By the way, have you been doing any restructuring or removing things from your websites in order to make it more “simple” for your users? That’s something I do think about a lot, but I’m having problems actually doing… I want everything to be visible, but when everything is visible, it’s like nothing really is 🙂

    • Jeremy Reeves says:

      Thanks Nicholle! And yes, the more simple you can make your website and overall sales process, the more sales you’ll make.

      Jeremy Reeves

  3. Rahman Mehraby says:

    This is published at a time when I’m changing strategies for my latest website that I’ve put a lot of hope into. A few times I got the feedback form my audience that things are a bit complicated! That’s why I’ve simplifying it at the cost of overlooking some income. Still, I think it’s worth doing it.

    Rahman Mehraby
    Travel Marketing Blog

    • Jeremy Reeves says:

      Rahman, you should be able to get a balanced point where simplifying the site makes it MORE profitable, not less. That’s the entire point of simplification. To make it easier for people to buy and therefore increase sales.

      Keep thinking. You’ll come up with something 🙂

      Jeremy Reeves

  4. Ryan Sprout says:

    I like that motto that you present! I kept my affiliate products simple by creating a tools or resources page. I think it’s a non-aggresive and no need to have a sales pitch way to convert readers into customers.

    Thanks for sharing!

  5. Rhonda says:

    I was just speaking of this earlier this morning on Facebook. Yes, when I’m faced with too many choices, I end up frustrated and just decide to “forget it”. Simplicity allows you to direct your visitor’s focus to where you really want it…thus, gaining more action, more sales, etc.

  6. Adrienne says:

    I totally agree Jeremy and it sounds like we had the same type of childhood. Ah, when life was so much simpler right!

    Too many choices just rattles my brain. I know what I like so I stick with what I like and all the other choices just go right out the window.

    I also like clean and easy too, I can’t stand busy sites and way too much information that just drags on and on. I’m more of a get to the point kind of person. So this model definitely resonates with me much better.

    Welcome to Jens place and we’re happy you stopped by and shared your thoughts with us. Great post.

    ~Adrienne

    • That’s the same with me. Right now I can’t even decide what new mobile phone to buy, even though I know that I’ll be buying the iPhone 4S. I’ve been looking at so many different phones, because they’re eveywhere, and there are new models all the time. And now I’ve been reading rumors of the new iPhone 5 that might be launching this summer… I know that I’ll be buying the iPhone 4S, so why do I keep looking… ah, choices 🙂

  7. Ma.Dhares says:

    Well for me, simplicity is beauty and elegance…I know some people who are really just simple in their own ways but are very successful in life…Same as everything else…

  8. Kathriyn Clark says:

    Useful article. Complexity also seeps into marketing and sales efforts. Some consultants mistakenly believe that they must portray their expertise as complex.We all have opportunities to simplify some aspect of our business. Here are three ideas on how you can bring more simplicity to client service.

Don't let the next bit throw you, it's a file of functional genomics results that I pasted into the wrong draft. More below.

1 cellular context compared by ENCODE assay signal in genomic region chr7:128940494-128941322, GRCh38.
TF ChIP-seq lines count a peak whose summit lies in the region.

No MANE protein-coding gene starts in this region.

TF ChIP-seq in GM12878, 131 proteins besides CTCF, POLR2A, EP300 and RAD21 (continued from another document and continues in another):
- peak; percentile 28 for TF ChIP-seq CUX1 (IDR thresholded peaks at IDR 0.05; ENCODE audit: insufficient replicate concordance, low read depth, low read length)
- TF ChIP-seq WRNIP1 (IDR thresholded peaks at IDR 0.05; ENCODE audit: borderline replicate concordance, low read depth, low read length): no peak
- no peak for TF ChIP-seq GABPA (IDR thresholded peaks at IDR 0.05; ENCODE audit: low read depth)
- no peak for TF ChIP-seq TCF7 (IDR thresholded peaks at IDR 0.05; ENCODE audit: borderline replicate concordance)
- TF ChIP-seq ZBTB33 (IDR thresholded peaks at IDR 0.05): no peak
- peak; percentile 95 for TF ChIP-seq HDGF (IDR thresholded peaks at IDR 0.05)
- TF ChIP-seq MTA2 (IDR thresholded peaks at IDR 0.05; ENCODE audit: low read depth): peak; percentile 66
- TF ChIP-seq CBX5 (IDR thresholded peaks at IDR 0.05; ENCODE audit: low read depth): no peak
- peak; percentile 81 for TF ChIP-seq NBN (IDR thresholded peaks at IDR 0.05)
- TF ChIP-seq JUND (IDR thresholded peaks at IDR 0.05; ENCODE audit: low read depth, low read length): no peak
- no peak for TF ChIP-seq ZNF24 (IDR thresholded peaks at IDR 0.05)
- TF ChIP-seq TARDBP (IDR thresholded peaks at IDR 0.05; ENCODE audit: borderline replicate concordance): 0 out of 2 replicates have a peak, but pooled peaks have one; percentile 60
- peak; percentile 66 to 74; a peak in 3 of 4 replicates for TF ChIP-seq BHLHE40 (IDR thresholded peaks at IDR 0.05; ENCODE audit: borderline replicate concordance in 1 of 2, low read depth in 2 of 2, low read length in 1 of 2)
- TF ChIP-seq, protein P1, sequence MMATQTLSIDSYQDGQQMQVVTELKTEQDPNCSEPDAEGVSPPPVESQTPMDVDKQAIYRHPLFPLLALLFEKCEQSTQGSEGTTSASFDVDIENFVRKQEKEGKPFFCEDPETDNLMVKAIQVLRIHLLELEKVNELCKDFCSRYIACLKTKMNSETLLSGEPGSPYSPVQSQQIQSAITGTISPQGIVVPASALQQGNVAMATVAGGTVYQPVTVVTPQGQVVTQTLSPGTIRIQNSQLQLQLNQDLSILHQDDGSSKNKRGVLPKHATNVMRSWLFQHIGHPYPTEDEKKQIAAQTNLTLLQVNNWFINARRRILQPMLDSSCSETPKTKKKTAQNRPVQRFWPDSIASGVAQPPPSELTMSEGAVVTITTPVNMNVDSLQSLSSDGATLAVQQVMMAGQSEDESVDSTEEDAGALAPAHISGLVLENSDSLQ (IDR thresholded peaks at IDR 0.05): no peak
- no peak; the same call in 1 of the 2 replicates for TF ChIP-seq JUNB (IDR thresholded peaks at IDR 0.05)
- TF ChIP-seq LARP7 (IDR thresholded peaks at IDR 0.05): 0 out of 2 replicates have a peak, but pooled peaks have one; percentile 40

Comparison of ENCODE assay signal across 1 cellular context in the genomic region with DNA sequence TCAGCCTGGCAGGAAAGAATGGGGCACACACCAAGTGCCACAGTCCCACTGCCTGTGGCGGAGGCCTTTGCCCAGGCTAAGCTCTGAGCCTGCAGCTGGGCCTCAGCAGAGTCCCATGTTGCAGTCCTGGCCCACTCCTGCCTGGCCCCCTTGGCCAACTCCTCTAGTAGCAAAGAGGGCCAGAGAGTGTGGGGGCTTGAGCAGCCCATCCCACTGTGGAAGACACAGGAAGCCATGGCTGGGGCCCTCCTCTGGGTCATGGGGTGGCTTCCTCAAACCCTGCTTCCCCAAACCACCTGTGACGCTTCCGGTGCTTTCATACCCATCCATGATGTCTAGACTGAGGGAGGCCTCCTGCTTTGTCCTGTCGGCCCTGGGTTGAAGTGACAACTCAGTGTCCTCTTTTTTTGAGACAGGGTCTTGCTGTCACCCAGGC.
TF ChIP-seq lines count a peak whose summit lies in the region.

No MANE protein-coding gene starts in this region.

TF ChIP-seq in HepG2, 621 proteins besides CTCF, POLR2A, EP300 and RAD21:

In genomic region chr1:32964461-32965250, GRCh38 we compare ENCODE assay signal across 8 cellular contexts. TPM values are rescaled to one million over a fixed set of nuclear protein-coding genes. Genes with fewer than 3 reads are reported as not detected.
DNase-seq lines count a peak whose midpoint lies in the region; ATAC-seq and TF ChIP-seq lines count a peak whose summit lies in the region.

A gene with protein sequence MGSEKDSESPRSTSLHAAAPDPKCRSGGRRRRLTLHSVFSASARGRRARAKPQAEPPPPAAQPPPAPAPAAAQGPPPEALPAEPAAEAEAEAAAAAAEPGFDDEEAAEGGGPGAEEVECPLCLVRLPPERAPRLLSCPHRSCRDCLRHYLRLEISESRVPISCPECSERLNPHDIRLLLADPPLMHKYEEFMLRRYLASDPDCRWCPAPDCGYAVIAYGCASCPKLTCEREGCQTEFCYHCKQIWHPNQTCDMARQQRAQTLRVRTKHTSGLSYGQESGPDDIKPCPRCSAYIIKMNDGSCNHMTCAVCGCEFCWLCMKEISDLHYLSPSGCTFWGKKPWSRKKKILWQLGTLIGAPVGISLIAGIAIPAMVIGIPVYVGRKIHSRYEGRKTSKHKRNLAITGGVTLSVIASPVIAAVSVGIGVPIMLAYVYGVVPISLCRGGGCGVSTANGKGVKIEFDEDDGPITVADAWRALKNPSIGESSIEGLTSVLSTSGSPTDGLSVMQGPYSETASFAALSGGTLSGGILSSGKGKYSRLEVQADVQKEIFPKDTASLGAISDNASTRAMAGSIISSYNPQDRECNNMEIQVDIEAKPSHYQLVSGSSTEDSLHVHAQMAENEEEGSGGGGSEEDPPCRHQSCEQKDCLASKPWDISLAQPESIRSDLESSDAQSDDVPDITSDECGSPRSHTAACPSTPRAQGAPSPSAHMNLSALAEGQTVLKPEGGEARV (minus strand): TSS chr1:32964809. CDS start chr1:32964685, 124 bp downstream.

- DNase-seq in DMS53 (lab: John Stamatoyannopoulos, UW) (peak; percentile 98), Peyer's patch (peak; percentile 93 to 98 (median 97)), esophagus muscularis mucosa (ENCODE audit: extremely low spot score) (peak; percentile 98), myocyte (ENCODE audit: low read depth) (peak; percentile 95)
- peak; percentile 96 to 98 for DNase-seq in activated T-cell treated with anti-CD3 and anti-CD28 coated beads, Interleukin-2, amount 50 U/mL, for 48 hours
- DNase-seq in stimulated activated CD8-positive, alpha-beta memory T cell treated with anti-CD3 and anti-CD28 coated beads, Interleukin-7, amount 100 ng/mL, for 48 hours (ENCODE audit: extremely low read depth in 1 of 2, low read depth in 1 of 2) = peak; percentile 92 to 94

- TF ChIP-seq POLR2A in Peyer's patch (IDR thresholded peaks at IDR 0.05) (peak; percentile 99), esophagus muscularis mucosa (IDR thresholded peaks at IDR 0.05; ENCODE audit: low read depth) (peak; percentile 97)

9. Luna says:

    Motivation is what you need after creating the plan for you business. Try and create a mental picture of your dream and learn to see it every time to create motivation in yourself. You are motivated easily when you see and talk about your vision or goal of your business.

  10. Jeremy Reeves says:

    Thanks Adrienne! Glad you enjoyed the post 🙂

  11. Amith says:

    Good nice share, thank you..

  12. Kael23 says:

    Good though provoking post! In a nutshell people don’t succeed in making money online because of unrealistic expectations. All of your points here make sense and hopefully newbies will take this advice seriously.

  13. Nick says:

    I believe other website proprietors should take this web site as an model, very clean and
    fantastic user genial pattern..

  14. Sajal says:

    What an interesting post you have shared with us! This post will definitely help me for my future posts. Motivation and realistic presentation should be everyone’s post content that will make readers excited always. Thanks for such a beautiful post.

  15. Dave Ventura says:

    Wise points indeed, I believe that simplicity is the ultimate key for one’s success. Being simple yet competitive in the industry where you belong and it means providing your values and would-be customers the best services they deserve. Being simple is also taking the consideration that is easy to understand and straight to the point where promises of words really comes in reality.

    • Absolutely. I’ve been redesigning my blog in order to make it as simple and easy to read / navigate as possible.

      To me, this makes it so much easier for the user to make a choice.

  16. Johnny Bravo says:

    Great post. Like you I am always redesigning my websites. I don’t believe that one way is better than another. But I definitely like the simplicity aspect that is mentioned throughout this post. I’ve been known to have way to much going on in my sidebar. Whenever I come to a page that has just way to much I come back to my site and make sure I didn’t get off track with that.